The rising cost of education and limited access to financial aid could create a less productive workforce and more inequity, according to a study by economists.

Students with low-income parents are discovering that it is more difficult to find funds to pay for a college education now compared to students of similar economic backgrounds in the 1980s, said Alexander Monge-Naranjo, assistant professor of economics at Penn State.

"The consensus was that in the 1980s, credit constraints didn't seem to matter for those who went to college," said Monge-Naranjo.

"But according to the latest data, we see family income and parental wealth are making a big difference in who is attending college."

Monge-Naranjo outlined several reasons as to why the costs of education rose.

  • Over the last two decades, more higher-paying jobs required a college degree.
  • The higher demand for a college education led universities to increased tuition.
  • Money available through government loan programs remained flat or, when adjusting for in inflation, declined.

The findings reveal that the percentage of undergraduates who borrowed from government lending programs increased significantly. Students that maxed out their loans tripled to 52 percent during the 1990s compared to the previous decade, while many other students went through private lenders.

Credit constraints, and factors that limit financial access to college funding such as caps on financial assistance and family income in the 1980s did not significantly stop students from attending college once the researchers controlled for other factors, such as SAT score, age and race, said Monge-Naranjo.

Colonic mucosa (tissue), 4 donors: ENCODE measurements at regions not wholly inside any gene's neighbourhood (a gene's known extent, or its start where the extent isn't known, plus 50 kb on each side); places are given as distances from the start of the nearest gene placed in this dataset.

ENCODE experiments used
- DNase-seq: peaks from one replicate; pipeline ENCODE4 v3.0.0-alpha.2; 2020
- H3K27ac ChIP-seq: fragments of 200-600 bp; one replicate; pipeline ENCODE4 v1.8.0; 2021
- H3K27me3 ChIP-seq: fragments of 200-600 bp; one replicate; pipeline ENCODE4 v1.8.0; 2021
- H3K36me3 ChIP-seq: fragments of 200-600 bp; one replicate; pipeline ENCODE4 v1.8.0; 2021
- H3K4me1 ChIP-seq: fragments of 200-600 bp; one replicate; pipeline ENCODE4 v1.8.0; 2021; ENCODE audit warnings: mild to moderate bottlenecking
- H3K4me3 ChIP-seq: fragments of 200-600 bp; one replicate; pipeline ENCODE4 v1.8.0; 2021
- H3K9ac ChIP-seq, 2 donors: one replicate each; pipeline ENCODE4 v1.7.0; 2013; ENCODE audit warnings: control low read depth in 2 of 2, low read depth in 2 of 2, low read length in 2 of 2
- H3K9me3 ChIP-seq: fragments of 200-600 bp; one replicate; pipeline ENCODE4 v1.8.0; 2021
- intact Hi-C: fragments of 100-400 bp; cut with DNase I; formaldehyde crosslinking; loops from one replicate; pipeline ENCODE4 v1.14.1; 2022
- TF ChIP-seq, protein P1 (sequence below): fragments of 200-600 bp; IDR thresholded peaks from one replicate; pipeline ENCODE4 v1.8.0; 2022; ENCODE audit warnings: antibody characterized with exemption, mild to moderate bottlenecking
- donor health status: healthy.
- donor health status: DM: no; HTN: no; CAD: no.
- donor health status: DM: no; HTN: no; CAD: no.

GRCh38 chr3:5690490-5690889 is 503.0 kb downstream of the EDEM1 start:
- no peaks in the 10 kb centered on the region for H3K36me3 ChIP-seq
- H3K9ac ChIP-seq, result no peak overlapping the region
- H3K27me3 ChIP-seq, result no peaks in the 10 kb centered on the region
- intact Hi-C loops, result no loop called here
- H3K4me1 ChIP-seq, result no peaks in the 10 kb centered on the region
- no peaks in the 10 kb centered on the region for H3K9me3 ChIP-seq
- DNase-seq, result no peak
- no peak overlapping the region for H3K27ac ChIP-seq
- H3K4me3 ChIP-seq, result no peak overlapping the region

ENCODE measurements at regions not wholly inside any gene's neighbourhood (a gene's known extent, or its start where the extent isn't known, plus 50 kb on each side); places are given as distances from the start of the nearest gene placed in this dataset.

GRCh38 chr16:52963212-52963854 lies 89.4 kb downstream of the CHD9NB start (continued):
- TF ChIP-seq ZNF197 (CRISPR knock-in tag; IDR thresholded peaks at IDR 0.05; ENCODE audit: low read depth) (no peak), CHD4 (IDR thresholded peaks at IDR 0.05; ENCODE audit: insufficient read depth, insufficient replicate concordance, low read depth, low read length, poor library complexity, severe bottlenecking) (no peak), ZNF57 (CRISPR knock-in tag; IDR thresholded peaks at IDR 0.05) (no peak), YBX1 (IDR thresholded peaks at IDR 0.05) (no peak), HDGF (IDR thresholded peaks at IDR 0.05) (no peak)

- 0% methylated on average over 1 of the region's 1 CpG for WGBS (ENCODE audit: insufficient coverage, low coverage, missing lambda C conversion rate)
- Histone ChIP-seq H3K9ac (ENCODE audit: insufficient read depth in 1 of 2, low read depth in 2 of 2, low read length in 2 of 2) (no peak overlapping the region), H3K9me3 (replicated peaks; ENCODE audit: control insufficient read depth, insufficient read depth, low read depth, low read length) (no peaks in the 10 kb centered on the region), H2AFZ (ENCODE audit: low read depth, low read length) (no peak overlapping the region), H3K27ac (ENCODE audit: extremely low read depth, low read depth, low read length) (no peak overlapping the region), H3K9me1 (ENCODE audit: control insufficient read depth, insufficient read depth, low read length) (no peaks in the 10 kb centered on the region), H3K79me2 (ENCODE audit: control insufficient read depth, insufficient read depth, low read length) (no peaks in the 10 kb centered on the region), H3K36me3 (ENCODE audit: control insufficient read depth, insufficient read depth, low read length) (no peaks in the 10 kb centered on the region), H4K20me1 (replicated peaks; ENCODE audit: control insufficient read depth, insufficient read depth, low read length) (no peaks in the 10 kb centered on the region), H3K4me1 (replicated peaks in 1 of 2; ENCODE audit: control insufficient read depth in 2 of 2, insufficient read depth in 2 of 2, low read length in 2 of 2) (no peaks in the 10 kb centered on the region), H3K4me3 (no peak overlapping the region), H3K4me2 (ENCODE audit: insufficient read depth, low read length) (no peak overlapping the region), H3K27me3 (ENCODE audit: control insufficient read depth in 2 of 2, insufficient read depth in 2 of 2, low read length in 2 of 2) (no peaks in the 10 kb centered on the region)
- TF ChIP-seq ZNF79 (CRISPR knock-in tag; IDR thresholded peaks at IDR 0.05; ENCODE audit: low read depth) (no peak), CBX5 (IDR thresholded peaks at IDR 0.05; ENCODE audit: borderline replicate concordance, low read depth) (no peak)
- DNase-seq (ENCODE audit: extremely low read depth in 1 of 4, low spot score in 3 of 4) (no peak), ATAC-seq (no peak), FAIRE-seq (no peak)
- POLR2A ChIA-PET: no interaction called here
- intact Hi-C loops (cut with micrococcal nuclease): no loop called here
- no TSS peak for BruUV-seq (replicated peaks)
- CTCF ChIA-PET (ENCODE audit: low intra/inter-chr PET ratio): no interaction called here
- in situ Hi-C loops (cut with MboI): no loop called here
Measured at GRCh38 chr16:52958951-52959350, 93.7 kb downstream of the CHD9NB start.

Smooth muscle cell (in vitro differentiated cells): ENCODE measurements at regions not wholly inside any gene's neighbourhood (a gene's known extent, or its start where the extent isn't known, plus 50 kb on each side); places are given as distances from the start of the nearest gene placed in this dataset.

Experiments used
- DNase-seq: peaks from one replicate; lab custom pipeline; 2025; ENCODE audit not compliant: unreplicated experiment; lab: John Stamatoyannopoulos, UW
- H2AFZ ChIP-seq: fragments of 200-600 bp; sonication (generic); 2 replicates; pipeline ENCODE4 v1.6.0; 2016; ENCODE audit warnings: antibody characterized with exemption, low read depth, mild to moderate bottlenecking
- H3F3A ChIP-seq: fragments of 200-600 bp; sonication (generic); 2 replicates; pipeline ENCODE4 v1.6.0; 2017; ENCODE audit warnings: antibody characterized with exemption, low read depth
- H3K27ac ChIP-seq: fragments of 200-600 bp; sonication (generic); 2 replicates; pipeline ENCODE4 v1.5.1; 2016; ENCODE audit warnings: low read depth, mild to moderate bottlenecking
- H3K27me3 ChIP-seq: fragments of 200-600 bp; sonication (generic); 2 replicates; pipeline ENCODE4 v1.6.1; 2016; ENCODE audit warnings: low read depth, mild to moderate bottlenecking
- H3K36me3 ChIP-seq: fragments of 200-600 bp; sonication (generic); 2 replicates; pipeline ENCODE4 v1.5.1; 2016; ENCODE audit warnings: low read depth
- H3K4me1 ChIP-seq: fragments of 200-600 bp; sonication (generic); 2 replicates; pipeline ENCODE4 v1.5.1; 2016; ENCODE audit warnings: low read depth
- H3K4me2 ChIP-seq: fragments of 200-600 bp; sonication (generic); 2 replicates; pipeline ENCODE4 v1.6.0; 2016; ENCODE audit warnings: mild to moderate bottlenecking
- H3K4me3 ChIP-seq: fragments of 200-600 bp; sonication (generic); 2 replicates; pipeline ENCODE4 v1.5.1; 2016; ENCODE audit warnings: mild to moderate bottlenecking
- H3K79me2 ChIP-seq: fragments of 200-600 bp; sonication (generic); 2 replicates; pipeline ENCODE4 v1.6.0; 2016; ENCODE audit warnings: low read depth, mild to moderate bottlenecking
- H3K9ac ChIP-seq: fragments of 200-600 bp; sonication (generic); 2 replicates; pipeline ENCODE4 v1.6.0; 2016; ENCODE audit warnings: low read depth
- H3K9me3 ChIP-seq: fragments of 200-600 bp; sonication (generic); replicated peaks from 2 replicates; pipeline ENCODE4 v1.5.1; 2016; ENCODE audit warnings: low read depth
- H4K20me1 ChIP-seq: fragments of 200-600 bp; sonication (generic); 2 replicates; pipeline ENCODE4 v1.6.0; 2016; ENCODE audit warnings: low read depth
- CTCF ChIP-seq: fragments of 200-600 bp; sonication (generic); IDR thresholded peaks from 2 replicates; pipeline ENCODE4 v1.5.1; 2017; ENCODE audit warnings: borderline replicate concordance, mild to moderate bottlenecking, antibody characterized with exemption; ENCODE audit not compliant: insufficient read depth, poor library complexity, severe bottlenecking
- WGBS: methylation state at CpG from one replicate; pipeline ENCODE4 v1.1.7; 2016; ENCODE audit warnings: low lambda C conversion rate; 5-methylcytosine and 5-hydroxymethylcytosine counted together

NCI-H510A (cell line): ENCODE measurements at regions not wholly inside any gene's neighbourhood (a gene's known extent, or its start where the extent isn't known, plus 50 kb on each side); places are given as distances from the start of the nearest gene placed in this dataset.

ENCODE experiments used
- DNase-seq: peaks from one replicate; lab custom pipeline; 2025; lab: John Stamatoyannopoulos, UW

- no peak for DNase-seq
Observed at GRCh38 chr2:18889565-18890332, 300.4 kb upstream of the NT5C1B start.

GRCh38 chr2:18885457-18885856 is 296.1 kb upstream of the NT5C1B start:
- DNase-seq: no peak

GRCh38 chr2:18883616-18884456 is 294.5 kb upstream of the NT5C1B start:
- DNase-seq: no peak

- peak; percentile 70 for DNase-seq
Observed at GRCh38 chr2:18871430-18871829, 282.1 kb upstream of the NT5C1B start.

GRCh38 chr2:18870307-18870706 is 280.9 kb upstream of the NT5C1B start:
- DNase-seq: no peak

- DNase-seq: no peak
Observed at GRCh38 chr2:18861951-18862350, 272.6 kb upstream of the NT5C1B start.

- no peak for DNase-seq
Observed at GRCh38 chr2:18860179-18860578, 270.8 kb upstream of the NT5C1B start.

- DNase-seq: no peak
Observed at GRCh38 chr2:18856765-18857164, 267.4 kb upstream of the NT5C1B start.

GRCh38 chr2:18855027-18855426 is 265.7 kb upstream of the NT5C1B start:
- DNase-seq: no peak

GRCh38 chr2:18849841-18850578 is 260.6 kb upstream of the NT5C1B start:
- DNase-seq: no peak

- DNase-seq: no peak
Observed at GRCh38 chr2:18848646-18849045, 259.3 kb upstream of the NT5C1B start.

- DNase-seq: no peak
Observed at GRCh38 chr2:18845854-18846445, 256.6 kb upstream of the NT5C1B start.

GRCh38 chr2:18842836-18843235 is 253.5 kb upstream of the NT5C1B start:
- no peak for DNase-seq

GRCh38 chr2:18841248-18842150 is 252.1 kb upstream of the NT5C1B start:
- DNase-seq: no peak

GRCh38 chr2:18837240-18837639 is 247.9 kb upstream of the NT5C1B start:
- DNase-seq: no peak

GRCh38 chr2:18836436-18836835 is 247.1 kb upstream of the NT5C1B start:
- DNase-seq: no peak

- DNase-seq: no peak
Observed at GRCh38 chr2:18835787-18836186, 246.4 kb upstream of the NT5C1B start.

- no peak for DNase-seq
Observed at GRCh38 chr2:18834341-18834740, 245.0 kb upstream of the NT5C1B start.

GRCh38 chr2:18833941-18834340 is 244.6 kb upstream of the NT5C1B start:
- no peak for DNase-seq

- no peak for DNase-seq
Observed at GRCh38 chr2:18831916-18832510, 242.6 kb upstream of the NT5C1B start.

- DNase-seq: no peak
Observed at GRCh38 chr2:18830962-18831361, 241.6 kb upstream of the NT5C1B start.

Even poor students who had little financial resources to pay for college, but who were smart, could access credit to pursue an education, he said.

The researchers explained that in the 1990s as more low-income students started struggling to access credit to pay for a college; youths from high-income families were 16 percent more likely to attend college than youths from low-income families.

Both Monge-Naranjo and Lance Lochner , associate professor, Western economics and director, CIBC Centre for Human Capital and Productivity, University of Western Ontario, used the most recent data from the National Longitudinal Surveys of Youth and the Armed Forces Qualifying Test to examine the relationships between intelligence, family income and college attendance.

Monge-Naranjo explained that when poor but intelligent workers are unable to earn a college degree, their career choices are restricted.

"It's a matter of economic efficiency," said Monge-Naranjo.

"Are we choosing the best individuals for the job, or just the individual whose parents are wealthy? In the long-term that may have an effect on the economy, although it may take a couple of generations to find out and, even then, perhaps be hard to quantify."